Barnes & Noble founder wants to buy retail side
NEW YORK — The last remaining national bookstore chain is being taken off the shelf and dusted off for sale.
Barnes & Noble's founder Leonard Riggio disclosed in a regulatory filing Monday that he wants to acquire the company's stores and website, but not the business that makes the Nook e-reader or the company's college bookstores. No price was disclosed.
It's the latest attempt by a company founder to take back control of all or part of a company he started. Best Buy co-founder Richard Schulze is considering a bid for the electronics retailer, and Michael Dell earlier this month announced a $24.4 billion deal to take the namesake computer company he founded private.
The deals are a way for executives to exert more control over companies without the need to run everything by shareholders. In all of these cases, the founders have devoted decades to the businesses, and the companies are struggling to survive in a changing retail landscape.
“When you've got control outside public eye or public market, you can invest and translate your strategy at your own pace,” said Peter Wahlstrom, analyst at Morningstar. “It's him believing he can run it better by himself without the distraction of the digital side. He believes the brand has value that's not being recognized by investors.”
Barnes & Noble, based in New York, has been struggling to find its place as more readers have shifted to electronic books and competition has grown from discount stores and online competitors. The company, which has 689 bookstores in 50 states and 674 college bookstores, has been trying to avoid the fate of its former rival Borders Group, which did not adapt to the growing threat of the Internet and e-books and went out of business in 2011.
Technically, Riggio, who is chairman of the chain, didn't found the original Barnes & Noble store in New York when it opened in 1917. But he bought the store and brand name in the 1970s. Under his leadership, Barnes & Noble became a one of the pioneers of the “big box” format in which national chains would set up large stores that offer a wide selection of merchandise under one roof.
The company also pioneered bookselling in general. In 1975, it began offering 40 percent off New York Times best sellers, which was then unheard of in the bookselling business.
Throughout the 1980s, the company expanded through acquisitions. It bought B Dalton Bookseller in 1987 and BookStop in 1989. Then it went public in 1993.
and established its website in 1997.
But the company was hurt by Internet retailers such as Amazon and discounters such as Wal-Mart and Costco expanding their book selections. Barnes & Noble has been proactive, investing heavily in its Nook e-book readers and a digital library. It struck a deal with Microsoft last April to begin a Nook subsidiary. But the Nook faces competition from other devices such as Apple's iPad Mini, Amazon's Kindle and Google's Nexus tablet.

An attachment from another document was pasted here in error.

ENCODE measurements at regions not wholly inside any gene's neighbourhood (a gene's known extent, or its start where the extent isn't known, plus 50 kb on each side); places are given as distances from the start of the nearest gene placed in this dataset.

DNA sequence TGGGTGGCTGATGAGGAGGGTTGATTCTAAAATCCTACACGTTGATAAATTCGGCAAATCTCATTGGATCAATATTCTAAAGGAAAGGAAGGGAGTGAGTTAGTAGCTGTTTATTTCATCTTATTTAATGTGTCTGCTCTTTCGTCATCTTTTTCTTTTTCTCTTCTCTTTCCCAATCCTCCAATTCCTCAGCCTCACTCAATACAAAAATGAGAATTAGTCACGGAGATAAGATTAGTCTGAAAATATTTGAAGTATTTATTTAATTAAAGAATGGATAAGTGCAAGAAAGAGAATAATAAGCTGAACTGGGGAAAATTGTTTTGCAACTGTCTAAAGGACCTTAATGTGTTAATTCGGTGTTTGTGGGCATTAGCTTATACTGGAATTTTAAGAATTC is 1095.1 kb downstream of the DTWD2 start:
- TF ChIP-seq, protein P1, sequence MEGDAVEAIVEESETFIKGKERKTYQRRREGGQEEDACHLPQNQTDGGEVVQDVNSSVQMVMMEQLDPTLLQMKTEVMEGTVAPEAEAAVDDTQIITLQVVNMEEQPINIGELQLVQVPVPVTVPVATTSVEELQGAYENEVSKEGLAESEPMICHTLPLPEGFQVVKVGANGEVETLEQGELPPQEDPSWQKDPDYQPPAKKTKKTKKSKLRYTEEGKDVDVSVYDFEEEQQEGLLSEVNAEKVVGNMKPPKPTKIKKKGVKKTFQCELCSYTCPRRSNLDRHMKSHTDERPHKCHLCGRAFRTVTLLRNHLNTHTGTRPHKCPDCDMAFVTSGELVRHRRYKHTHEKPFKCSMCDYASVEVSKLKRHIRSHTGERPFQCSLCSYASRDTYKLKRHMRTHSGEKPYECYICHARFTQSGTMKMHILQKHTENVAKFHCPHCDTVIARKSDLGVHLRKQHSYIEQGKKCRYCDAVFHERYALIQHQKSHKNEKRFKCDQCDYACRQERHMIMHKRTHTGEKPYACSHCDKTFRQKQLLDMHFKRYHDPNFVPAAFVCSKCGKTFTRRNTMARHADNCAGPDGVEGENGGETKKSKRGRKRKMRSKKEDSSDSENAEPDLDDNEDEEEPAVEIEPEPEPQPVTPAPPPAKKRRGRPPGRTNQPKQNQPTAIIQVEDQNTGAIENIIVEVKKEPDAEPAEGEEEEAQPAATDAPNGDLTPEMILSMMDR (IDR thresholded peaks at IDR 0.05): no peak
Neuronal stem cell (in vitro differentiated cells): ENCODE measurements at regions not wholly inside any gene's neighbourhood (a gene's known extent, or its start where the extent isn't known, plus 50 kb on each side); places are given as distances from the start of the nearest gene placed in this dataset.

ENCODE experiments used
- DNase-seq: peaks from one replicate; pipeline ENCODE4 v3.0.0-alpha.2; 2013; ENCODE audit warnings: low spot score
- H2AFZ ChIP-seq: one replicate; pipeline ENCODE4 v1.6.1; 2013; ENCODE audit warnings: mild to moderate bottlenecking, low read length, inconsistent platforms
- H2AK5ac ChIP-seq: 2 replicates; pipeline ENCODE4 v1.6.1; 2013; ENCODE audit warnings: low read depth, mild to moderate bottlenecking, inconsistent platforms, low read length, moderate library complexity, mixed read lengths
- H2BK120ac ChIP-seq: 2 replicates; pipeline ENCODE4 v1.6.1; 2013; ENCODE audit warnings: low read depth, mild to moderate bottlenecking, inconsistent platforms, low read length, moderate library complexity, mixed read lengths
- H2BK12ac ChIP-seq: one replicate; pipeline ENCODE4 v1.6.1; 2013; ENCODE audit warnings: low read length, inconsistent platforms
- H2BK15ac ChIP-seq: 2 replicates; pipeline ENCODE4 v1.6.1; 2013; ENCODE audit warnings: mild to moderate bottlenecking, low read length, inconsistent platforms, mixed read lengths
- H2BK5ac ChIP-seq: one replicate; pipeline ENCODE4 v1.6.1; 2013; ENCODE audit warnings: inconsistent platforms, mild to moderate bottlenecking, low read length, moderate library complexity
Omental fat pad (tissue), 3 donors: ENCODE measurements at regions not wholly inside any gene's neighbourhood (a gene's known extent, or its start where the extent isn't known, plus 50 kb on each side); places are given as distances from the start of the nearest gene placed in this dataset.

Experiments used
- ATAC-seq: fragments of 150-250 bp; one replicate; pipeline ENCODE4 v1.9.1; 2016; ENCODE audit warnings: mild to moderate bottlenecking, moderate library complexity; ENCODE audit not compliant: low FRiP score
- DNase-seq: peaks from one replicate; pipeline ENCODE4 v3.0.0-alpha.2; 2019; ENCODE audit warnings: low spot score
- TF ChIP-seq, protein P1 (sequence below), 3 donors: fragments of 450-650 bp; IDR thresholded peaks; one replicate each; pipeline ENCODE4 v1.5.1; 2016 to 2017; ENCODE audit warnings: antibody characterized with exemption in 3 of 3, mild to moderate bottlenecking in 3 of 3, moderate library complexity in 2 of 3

And the unit is far from profitable. Earlier this month, the company said it expects Nook media revenue of less than $3 billion in fiscal 2013. It also anticipates a loss for the unit before interest, taxes, depreciation and amortization to exceed the $262 million loss recorded in its 2012 fiscal year.
This follows a report from the retailer in January that its Nook unit revenue fell 12.6 percent to $311 million during the critical holiday period. Overall sales during the holiday period fell 10.9 percent at bookstores and online compared with a year ago. Barnes & Noble is scheduled to report third-quarter results Thursday.
Barnes & Noble bookstores, though, have been profitable even though they're facing falling sales. The company has broadened its offerings in stores and sells more high-margin games, educational toys and other non-book items to improve results.
In the fiscal quarter ended Oct. 27, earnings before interest, taxes, depreciation and amortization in the retail segment — which includes the stores and the website that Riggio wants to buy — doubled to $28 million, helped by selling higher-margin products. Revenue from that segment fell 3 percent to $996 million. Overall, the company's net income totaled $2.2 million, up from a prior-year loss of $6.6 million. Revenue was nearly flat at $1.88 billion.
Monday's filing with the Securities and Exchange Commission said that Riggio, who is Barnes & Noble's largest shareholder with nearly 30 percent of the company's shares, will seek to negotiate a price with the company's board and pay for the deal with cash and debt. Riggio is making the offer in order to facilitate the company's review of its strategic options for separating its Nook business, according to the filing.
Barnes & Noble said the offer will be considered by a committee of three independent directors. But there is no timetable for the process.
Morningstar's Wahlstrom said the deal makes sense, considering the retail side of the business has been overshadowed by investments needed for the Nook business. He added that the move by Riggio was not unexpected: His large stake in the company — and history with it — would likely make finding extra financing the company needs easier.
“Riggio feels like he can run it better than just about anyone else, and with four decades of operating history, there's not much reason to believe that he can't,” he said.
On the news, Barnes & Noble shares rose $1.55, or about 11.5 percent, to close at $15.06. Its shares have traded in a 52-week range of $10.45 in mid-April to $26 later that same month.
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